Because of the tremendous generosity of one anonymous individual, we began giving out research grants to fund graduate student research studies on victims of psychopathy. To date, we have funded three such studies. (An example of one of these projects is discussed later in this report.) But these are just a beginning! We hope to raise enough money to catalyze the development and expansion of this whole area of research. We have also conducted workshops for therapists, for family court judges and attorneys, for clergy, and for court appointed special advocates (also discussed in more detail later in this report) so that they are better prepared to resist the manipulations of the psychopath.
Going forward, we have developed a set of initiatives which now include: 1) improving our website to make it even more useful to more people; 2) conducting more workshops to educate professionals so that they can deal more effectively with psychopathic individuals; 3) expanding our referral service to help victims and families to find clinicians and other professionals who understand psychopathy; and 4) continuing to fund research to identify factors that can reduce the negative impact of psychopathic features .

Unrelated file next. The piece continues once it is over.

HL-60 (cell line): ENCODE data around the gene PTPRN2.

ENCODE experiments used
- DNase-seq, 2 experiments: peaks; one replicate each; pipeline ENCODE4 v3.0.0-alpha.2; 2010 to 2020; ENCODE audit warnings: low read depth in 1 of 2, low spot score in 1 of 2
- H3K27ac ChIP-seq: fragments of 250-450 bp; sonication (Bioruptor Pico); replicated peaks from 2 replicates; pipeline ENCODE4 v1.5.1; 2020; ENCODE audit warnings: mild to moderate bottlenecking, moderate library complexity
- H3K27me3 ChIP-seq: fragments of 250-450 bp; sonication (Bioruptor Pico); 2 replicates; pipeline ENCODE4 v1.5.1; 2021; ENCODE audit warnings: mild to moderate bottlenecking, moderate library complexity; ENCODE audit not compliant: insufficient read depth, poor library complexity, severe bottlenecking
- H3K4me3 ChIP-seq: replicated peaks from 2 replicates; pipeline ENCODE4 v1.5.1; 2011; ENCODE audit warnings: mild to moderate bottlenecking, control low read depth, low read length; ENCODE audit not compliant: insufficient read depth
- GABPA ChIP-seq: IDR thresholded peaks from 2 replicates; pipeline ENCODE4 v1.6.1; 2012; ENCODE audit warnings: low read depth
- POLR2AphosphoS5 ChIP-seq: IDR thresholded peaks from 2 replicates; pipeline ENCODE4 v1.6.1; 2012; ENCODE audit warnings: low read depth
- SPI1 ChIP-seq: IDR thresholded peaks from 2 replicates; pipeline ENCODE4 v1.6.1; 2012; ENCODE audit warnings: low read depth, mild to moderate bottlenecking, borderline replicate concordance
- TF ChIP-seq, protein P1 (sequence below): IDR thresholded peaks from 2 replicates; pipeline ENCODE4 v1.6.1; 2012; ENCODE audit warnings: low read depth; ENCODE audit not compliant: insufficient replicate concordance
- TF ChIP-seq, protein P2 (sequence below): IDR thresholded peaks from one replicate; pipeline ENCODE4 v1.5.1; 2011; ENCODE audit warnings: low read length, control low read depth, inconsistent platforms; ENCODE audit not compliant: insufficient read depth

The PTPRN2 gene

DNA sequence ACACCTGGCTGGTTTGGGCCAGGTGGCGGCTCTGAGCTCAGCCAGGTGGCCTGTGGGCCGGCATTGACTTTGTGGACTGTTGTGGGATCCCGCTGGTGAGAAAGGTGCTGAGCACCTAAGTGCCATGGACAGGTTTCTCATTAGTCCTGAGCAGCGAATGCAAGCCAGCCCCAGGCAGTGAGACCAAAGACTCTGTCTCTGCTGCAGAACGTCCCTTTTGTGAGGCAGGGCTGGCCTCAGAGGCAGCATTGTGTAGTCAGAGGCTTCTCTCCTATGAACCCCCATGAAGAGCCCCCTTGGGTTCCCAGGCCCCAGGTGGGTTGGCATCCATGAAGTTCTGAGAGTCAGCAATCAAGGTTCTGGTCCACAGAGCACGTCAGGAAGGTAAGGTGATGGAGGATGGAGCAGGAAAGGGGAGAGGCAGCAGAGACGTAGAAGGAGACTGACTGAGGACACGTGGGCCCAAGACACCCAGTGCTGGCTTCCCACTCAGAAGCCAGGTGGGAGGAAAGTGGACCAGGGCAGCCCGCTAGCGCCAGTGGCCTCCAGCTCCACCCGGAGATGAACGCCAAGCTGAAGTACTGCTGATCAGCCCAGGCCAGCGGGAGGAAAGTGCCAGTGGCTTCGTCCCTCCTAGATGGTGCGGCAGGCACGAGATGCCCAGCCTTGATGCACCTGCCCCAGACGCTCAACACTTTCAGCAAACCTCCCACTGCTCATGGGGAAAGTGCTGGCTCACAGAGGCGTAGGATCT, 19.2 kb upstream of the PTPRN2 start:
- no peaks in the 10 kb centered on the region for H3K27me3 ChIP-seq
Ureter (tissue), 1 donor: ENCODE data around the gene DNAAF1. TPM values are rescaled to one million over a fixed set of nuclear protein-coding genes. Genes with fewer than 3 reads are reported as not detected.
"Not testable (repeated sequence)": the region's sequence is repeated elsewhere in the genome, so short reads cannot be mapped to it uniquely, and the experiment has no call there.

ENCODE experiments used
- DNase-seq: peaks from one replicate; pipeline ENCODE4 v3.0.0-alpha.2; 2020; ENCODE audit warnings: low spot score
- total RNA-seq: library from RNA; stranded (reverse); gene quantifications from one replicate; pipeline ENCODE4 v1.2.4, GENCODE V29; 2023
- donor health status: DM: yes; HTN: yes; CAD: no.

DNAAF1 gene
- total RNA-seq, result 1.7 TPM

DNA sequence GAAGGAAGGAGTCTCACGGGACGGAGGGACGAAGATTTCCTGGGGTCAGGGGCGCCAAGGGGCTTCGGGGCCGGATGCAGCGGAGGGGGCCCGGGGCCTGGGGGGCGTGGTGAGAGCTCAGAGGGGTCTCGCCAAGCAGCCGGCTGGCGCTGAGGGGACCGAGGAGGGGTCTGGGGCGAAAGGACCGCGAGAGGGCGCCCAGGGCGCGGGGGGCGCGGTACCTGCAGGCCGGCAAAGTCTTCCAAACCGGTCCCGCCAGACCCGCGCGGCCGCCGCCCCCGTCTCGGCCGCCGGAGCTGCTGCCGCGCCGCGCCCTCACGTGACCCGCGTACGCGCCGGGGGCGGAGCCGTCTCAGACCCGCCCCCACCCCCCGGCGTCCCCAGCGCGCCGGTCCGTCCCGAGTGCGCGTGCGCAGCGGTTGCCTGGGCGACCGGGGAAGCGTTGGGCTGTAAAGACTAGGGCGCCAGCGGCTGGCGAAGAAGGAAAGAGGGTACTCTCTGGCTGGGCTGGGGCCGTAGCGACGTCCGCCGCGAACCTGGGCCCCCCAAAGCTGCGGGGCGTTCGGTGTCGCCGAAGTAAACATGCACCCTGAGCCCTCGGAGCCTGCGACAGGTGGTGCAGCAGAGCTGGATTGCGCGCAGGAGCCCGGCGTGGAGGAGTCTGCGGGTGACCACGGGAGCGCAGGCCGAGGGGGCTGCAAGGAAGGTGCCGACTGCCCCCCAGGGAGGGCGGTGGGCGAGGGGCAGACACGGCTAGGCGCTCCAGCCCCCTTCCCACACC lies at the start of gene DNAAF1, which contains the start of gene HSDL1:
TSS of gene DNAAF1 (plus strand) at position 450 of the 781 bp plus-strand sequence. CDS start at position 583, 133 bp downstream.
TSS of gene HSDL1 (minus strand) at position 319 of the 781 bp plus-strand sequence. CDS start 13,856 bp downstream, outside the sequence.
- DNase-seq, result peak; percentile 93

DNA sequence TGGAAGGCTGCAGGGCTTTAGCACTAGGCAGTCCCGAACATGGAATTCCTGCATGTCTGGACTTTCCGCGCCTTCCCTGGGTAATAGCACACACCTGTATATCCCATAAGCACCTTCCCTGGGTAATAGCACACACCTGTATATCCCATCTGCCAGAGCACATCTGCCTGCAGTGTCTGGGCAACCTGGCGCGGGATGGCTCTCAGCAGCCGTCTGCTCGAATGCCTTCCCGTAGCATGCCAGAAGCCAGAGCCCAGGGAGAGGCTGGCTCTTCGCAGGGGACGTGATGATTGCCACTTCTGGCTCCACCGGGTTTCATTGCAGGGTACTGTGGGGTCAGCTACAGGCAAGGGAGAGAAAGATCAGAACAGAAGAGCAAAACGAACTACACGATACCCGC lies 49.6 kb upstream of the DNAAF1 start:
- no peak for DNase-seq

We envision a world in which there is substantial knowledge about psychopathy that is accurate and freely available to all who seek it. We will continue to explore and disseminate information about a) the factors that reduce the likelihood of psychopathy in children who begin to display callous unemotional traits; b) pragmatic advice on how to reduce the negative impact of a child with these traits on other kids within a family as well as those factors relevant to parenting such a child; and c) how psychopathic traits impact romantic partners, spouses, and work colleagues and how they impact the parenting of one’s own children.
We are motivated by our belief that with the spread of more information about psychopathy society will start to change. We believe that someday many people will have the knowledge to better protect themselves and will become faster at spotting when someone is abusive and manipulative; there will be policies that make it easier to identify when people are manipulating societal systems; and judges and attorneys and social workers and therapists will have a strong base of understanding that will make them more resistant to the manipulation of psychopathic individuals with whom they interact.
With your help, we are making substantial progress, which you will read more about on the pages of this report. Thanks for your continued support of the Foundation!